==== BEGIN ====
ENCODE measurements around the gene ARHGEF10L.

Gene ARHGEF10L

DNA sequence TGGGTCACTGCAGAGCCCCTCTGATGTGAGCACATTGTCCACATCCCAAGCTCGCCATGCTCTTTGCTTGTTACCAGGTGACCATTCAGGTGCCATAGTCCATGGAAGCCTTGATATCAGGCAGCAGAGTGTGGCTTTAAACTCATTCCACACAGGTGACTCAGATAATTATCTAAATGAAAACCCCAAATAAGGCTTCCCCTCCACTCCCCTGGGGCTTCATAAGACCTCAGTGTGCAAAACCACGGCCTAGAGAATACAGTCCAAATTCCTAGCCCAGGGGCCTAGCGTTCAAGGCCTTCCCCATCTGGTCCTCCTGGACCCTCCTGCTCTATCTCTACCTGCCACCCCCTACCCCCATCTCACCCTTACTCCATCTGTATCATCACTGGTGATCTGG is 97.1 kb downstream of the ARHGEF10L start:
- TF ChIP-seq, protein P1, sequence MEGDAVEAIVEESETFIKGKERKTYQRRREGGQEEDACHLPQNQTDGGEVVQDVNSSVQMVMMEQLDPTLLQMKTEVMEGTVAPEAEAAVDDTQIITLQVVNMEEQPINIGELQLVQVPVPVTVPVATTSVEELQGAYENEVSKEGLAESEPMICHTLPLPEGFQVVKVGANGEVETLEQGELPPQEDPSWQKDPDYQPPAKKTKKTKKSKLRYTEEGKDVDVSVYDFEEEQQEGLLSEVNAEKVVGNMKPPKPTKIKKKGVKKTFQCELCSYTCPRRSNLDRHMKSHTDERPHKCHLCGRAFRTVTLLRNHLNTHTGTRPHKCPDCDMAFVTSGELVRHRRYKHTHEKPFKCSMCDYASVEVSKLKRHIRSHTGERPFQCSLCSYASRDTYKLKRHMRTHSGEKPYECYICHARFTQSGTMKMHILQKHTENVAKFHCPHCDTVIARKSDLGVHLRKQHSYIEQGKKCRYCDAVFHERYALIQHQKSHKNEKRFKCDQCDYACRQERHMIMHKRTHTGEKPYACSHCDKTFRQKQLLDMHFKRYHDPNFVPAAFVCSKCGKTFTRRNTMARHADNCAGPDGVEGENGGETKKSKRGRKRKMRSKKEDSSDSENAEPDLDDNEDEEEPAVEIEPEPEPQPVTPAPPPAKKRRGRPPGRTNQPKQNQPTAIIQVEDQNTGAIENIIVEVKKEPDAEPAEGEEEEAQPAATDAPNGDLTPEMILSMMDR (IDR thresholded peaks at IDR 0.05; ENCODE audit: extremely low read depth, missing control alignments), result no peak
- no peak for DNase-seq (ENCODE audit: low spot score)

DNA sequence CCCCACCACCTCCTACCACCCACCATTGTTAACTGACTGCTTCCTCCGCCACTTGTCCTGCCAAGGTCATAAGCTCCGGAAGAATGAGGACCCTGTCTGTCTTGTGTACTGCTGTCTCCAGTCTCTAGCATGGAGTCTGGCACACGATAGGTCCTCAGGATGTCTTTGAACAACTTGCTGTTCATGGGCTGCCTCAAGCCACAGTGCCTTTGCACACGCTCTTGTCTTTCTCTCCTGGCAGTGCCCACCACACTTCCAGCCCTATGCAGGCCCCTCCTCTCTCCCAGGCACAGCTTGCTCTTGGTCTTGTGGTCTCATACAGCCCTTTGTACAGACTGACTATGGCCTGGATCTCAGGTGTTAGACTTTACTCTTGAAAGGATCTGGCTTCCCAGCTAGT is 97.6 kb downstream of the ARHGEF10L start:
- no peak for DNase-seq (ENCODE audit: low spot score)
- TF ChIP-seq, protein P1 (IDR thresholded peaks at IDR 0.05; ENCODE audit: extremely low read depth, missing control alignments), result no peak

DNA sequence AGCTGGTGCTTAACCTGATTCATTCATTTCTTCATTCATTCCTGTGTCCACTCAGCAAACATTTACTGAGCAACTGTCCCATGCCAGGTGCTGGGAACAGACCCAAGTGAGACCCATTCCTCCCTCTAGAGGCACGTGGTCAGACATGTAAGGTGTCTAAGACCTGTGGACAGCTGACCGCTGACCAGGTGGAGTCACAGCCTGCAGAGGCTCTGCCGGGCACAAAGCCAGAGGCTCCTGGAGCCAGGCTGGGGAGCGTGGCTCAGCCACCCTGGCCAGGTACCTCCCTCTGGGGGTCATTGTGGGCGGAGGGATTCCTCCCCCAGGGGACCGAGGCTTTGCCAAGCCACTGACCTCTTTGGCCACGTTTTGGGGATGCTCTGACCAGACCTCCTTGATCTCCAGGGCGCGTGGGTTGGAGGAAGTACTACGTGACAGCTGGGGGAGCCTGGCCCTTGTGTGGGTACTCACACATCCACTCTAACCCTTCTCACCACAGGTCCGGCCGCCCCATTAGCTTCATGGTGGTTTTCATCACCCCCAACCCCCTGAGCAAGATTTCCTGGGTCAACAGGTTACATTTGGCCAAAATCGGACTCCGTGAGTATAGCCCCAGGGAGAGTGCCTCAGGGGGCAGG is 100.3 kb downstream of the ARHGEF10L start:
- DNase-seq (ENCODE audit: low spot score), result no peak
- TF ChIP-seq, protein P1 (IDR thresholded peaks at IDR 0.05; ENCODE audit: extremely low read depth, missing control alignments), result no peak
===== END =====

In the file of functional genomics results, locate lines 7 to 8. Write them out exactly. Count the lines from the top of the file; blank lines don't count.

- no peak for DNase-seq (ENCODE audit: low spot score)
- TF ChIP-seq, protein P1 (IDR thresholded peaks at IDR 0.05; ENCODE audit: extremely low read depth, missing control alignments), result no peak